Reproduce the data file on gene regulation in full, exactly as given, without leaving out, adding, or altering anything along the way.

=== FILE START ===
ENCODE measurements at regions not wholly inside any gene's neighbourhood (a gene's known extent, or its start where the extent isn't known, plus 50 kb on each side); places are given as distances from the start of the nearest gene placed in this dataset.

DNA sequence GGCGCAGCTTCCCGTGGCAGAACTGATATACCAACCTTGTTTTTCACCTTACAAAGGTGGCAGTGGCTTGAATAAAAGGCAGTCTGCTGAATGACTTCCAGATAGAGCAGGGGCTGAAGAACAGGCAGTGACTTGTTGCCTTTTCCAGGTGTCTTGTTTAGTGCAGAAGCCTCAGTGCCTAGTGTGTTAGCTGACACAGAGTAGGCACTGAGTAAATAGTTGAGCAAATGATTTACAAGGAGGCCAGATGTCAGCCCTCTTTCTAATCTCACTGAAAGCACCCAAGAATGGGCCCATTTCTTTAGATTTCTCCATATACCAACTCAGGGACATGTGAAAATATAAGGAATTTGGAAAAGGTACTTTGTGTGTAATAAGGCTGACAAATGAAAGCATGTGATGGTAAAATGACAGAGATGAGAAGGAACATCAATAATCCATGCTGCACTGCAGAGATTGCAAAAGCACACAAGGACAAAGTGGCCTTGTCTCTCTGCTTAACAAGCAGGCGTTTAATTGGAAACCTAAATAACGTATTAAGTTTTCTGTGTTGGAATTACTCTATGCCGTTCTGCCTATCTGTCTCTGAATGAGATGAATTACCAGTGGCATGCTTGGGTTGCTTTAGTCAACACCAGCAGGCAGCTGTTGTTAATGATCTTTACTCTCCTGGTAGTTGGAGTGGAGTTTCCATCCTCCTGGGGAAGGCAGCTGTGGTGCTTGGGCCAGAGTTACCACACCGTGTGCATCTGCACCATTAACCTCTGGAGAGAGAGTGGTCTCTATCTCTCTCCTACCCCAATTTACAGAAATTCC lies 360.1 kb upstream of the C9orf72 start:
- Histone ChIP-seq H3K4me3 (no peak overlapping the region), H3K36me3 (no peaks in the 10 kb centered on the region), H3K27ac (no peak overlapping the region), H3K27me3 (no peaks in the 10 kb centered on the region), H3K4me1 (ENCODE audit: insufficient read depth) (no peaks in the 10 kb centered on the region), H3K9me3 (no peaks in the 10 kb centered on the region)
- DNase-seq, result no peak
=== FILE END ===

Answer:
ENCODE measurements at regions not wholly inside any gene's neighbourhood (a gene's known extent, or its start where the extent isn't known, plus 50 kb on each side); places are given as distances from the start of the nearest gene placed in this dataset.

DNA sequence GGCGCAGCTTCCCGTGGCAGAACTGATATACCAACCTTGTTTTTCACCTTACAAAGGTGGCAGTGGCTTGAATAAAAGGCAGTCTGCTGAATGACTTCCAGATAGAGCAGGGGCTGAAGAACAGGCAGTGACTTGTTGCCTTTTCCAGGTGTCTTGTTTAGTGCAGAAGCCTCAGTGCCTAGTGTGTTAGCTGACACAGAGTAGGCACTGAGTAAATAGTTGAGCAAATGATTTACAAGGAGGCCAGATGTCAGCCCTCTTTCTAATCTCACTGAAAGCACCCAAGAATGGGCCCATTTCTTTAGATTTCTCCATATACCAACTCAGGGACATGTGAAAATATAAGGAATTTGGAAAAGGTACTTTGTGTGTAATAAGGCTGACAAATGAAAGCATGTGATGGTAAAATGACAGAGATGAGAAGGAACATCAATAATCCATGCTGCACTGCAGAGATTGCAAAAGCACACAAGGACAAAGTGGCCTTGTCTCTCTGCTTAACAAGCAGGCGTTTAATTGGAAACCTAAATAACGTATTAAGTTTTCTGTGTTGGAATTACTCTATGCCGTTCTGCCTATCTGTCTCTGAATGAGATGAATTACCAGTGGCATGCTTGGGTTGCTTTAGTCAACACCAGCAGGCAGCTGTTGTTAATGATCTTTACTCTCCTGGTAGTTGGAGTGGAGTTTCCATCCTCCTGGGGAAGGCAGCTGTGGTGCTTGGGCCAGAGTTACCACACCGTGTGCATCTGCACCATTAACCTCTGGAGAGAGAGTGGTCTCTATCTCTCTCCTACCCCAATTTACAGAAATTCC lies 360.1 kb upstream of the C9orf72 start:
- Histone ChIP-seq H3K4me3 (no peak overlapping the region), H3K36me3 (no peaks in the 10 kb centered on the region), H3K27ac (no peak overlapping the region), H3K27me3 (no peaks in the 10 kb centered on the region), H3K4me1 (ENCODE audit: insufficient read depth) (no peaks in the 10 kb centered on the region), H3K9me3 (no peaks in the 10 kb centered on the region)
- DNase-seq, result no peak